3 - Fairtrade Debate
In this lesson students debate the quote "Fairtrade is an instrument of justice."
This lesson plan has links to Curriculum aims and programmes of study in Citizenship, English and Geography.
To debate the motion 'Fairtrade is an instrument of justice'
To be able to communicate an argument on Fairtrade, taking account of different viewpoints and drawing on research, action and debate.
ICT and library access.
Students can be asked to research reasons for/against Fairtrade before activity
In pairs, students think of ways to explain the concept of 'Fairtrade' to an alien who has just landed from outer space.
Write the quote 'Fairtrade is an instrument of justice' on the board and invite the class to explain what they think it means. Take a quick straw poll – how many of the class agree with this statement?
Split the class into groups of 3 ensuring there are equal numbers of groups. Explain that they are going to have a formal debate following the following protocol.
Two teams debate against each other:
1. The proposer of the motion (team 1, student 1)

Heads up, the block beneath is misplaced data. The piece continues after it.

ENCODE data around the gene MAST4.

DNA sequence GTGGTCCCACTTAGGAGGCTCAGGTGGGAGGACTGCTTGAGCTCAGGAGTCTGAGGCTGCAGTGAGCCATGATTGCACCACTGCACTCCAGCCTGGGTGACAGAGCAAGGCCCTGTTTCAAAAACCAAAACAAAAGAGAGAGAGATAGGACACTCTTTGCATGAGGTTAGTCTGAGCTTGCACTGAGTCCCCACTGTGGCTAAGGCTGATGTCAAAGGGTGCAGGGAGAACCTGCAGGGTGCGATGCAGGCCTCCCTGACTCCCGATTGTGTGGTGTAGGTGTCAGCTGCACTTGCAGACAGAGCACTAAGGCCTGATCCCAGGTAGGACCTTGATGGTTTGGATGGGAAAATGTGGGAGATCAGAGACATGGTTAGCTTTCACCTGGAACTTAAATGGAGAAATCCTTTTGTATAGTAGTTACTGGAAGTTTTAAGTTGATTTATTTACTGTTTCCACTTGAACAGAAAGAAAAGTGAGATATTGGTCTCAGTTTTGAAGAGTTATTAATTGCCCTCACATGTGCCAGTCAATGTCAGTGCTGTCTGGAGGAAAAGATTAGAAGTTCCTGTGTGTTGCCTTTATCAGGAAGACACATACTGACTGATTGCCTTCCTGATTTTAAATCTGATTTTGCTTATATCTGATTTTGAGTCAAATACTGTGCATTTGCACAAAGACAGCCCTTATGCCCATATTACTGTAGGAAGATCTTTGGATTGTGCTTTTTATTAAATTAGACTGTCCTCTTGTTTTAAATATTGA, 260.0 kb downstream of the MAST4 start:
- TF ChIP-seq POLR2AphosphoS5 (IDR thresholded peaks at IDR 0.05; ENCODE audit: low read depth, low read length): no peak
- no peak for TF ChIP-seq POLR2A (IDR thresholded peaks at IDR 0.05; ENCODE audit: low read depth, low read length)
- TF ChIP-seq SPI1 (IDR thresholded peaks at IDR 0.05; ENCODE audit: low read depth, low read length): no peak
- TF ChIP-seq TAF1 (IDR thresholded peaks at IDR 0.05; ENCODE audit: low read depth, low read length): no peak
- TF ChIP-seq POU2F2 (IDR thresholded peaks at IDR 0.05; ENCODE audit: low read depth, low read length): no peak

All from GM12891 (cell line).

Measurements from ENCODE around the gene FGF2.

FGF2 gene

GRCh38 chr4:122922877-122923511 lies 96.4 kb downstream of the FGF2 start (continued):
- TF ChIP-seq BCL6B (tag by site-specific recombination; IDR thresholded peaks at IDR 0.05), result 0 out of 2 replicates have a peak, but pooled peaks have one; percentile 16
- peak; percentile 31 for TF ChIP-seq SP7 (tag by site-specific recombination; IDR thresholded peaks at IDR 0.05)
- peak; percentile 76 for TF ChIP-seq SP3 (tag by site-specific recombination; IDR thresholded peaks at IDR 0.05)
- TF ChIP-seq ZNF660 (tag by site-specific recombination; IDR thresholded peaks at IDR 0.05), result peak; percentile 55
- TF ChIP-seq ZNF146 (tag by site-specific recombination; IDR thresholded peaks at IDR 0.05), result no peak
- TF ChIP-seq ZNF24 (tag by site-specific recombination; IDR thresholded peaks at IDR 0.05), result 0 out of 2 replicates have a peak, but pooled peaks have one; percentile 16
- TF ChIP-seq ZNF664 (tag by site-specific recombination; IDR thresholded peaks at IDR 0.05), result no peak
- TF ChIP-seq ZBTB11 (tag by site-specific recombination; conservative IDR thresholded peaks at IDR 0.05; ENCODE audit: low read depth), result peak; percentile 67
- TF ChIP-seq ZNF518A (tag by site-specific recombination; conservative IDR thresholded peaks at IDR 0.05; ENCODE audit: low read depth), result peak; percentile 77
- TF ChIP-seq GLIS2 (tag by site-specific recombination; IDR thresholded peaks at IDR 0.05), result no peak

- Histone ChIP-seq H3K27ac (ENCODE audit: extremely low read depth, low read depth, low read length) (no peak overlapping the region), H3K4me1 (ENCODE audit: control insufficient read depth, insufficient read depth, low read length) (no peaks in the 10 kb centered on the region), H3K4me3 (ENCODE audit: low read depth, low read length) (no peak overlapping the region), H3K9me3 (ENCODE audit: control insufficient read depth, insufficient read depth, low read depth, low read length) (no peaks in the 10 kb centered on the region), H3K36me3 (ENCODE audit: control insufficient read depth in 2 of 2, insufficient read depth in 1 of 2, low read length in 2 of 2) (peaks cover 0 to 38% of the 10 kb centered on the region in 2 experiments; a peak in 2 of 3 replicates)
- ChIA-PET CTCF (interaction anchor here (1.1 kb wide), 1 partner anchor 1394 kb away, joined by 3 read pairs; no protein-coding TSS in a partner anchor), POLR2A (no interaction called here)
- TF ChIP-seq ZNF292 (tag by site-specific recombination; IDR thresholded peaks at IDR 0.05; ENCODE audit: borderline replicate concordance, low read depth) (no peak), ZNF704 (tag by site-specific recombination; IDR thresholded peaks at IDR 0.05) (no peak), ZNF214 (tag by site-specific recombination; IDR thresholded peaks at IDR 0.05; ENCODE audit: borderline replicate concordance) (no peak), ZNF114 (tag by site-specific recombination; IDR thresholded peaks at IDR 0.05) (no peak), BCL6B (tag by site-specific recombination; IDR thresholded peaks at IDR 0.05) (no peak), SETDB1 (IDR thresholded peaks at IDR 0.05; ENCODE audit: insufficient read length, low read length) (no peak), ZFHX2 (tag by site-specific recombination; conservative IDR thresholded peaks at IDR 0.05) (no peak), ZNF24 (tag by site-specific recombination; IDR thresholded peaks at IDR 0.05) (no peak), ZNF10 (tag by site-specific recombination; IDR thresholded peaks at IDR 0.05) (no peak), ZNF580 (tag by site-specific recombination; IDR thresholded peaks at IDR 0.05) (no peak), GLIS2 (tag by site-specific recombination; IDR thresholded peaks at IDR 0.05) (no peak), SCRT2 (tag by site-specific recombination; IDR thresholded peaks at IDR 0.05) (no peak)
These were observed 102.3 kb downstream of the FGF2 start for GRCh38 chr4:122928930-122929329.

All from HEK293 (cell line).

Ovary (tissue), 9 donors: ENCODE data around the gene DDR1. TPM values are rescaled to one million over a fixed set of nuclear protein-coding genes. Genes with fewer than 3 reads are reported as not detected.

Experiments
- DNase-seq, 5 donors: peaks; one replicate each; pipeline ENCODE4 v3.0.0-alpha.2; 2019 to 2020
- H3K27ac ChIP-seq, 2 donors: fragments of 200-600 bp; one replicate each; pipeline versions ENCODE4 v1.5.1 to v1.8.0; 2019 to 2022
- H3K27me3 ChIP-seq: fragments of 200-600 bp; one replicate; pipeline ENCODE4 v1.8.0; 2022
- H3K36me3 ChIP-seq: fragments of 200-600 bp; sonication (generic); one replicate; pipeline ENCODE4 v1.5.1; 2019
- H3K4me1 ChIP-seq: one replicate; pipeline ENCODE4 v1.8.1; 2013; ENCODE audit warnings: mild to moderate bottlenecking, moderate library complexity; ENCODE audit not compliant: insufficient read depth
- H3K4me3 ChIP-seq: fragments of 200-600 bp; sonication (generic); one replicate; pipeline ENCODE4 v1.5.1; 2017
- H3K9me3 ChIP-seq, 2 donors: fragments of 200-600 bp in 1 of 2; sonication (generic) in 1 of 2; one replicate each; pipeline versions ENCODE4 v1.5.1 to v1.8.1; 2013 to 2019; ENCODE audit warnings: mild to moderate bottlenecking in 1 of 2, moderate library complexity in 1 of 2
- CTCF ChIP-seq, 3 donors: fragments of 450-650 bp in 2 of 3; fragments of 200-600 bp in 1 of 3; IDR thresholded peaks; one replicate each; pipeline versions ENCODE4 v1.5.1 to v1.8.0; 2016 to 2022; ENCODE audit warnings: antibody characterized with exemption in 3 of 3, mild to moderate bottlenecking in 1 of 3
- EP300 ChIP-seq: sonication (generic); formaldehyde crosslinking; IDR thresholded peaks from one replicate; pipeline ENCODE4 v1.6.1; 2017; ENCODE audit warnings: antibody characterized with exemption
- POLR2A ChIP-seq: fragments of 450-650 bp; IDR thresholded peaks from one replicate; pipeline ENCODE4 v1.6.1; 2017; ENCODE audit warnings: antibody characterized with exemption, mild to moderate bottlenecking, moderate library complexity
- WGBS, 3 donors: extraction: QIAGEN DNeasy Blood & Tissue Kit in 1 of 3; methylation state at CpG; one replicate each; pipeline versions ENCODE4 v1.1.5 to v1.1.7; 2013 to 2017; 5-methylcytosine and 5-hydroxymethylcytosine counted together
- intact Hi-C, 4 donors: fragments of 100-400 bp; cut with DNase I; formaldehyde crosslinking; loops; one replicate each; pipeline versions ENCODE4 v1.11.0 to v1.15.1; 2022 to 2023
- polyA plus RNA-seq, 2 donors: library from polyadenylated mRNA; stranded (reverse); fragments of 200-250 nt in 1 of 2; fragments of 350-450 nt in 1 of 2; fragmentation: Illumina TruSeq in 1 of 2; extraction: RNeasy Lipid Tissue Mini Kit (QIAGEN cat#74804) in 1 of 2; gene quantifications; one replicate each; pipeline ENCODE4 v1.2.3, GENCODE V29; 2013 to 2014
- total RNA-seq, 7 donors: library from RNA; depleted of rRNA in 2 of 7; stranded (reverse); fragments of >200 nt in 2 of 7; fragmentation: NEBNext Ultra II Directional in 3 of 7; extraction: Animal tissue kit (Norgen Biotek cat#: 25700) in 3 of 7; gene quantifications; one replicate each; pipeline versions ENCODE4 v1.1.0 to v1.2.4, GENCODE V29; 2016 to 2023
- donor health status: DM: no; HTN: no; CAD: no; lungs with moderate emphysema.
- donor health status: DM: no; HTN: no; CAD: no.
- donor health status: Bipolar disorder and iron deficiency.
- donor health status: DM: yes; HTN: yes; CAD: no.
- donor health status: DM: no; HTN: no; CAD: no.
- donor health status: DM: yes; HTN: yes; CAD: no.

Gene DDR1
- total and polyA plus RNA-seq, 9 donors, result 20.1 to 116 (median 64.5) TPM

2. The opposer of the motion (team 2, student 1)
3. The second (team 1, student 2) who argues against what the opposer has said
4. The second (team 2, student 2) who argues against student 2 of team 1
5. The summariser (team 1, student 3) who concludes their argument
6. The summariser (team 2, student 4) who concludes their argument
Each student has only 2 minutes to speak and must use evidence to back up their arguments, either from the producer stories or from their own research.
Download documents in Welsh:
The following websites will be useful starting points for researching Fairtrade.
Points for students to consider:
• How would you define 'justice'?
• What difference does Fairtrade make to producers and their communities?
• What 'justice' does Fairtrade bring to producers in poorer countries?
• What would happen to farmers if they did not have Fairtrade? Would their lives be any different? How/why?
• Would different people have different perspectives on this quote? e.g. do we, as consumers, believe that Fairtrade is an instrument of justice? Do supermarkets? Governments? Whose opinion is most important (if any)?
Look back at the statement 'Fairtrade is an instrument of justice'. Draw/mark a line in the classroom. One end of the line is the 'totally agree' end, the opposite end is the 'absolutely disagree' end. The middle of the line is a neutral area. Ask students to stand at a place on the line which represents how they feel about the statement. Has their opinion been altered by the research and debate they’ve carried out in the lesson?